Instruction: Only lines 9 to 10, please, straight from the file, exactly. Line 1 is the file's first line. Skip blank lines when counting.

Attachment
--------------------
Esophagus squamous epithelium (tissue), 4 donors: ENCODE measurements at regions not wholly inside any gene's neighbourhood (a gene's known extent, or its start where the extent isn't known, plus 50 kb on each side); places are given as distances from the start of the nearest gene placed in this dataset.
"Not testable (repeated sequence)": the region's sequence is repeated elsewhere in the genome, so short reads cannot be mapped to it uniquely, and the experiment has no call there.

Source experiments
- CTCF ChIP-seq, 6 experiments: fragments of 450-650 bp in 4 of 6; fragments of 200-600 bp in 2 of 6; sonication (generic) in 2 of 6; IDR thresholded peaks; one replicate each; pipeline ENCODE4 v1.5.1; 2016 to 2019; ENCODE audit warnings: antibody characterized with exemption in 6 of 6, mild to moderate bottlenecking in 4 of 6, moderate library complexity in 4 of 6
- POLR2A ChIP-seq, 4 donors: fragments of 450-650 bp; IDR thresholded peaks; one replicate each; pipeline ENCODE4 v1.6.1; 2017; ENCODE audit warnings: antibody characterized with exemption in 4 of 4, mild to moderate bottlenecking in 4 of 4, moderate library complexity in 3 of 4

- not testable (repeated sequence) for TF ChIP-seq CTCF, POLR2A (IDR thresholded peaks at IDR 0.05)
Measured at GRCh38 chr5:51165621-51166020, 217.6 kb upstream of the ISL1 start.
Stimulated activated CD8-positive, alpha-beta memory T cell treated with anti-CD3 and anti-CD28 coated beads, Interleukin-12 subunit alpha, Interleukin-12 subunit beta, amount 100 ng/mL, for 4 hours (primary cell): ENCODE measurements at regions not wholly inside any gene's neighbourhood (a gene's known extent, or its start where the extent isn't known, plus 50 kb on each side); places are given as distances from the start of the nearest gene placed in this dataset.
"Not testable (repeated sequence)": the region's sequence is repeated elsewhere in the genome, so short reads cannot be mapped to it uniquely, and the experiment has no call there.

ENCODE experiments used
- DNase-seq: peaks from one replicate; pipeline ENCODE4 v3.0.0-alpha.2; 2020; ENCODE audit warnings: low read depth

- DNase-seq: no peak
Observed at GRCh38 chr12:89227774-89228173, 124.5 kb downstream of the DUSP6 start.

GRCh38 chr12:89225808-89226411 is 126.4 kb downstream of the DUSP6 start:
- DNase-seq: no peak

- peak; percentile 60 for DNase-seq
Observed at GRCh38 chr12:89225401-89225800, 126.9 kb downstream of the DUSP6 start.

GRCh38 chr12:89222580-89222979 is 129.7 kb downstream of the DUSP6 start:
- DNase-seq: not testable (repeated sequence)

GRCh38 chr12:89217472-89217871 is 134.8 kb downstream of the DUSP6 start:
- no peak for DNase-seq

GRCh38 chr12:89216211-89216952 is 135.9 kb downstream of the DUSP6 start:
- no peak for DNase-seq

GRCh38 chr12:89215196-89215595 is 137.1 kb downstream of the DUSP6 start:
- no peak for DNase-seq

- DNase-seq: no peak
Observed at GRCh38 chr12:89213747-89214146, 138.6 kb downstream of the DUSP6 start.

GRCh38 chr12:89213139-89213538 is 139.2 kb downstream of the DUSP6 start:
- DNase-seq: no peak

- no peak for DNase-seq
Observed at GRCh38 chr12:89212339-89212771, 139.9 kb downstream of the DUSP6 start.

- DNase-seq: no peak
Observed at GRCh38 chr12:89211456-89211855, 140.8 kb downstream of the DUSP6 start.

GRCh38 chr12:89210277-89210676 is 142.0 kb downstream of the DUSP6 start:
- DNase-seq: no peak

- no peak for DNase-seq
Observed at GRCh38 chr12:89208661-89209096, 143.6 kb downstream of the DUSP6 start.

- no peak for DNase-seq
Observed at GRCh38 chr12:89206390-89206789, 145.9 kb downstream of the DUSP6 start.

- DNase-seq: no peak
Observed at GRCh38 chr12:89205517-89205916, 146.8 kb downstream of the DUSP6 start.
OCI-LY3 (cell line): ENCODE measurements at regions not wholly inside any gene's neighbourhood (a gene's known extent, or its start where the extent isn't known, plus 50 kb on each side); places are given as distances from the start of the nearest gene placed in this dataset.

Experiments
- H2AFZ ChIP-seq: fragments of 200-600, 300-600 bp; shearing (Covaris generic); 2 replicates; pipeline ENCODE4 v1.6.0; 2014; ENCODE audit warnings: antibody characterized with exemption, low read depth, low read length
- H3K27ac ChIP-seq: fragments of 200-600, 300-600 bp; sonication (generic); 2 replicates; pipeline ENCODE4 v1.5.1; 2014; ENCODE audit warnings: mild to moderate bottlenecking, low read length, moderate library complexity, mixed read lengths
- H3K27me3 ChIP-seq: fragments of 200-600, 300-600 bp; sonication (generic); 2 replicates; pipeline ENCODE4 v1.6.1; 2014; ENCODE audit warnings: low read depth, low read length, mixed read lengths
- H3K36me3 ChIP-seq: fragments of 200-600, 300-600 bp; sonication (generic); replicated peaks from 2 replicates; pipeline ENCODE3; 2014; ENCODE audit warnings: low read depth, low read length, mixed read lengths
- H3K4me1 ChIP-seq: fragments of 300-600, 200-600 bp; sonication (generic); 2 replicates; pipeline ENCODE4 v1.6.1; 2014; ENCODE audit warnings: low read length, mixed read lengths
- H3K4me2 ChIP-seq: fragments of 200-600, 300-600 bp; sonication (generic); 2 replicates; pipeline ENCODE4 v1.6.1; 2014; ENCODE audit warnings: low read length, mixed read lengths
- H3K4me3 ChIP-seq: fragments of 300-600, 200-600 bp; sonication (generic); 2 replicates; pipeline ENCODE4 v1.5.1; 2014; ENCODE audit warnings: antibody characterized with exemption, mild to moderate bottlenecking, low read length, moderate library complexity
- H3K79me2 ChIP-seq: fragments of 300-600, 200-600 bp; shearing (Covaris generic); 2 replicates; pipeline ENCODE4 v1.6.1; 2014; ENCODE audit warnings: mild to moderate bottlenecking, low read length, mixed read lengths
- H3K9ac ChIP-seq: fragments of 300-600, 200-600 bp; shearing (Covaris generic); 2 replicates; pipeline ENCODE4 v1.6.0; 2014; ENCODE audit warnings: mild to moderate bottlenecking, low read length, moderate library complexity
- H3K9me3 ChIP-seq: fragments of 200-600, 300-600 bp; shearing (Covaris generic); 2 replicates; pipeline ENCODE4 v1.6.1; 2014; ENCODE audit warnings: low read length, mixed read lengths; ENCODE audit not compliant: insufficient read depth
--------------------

"Not testable (repeated sequence)": the region's sequence is repeated elsewhere in the genome, so short reads cannot be mapped to it uniquely, and the experiment has no call there.

ENCODE experiments used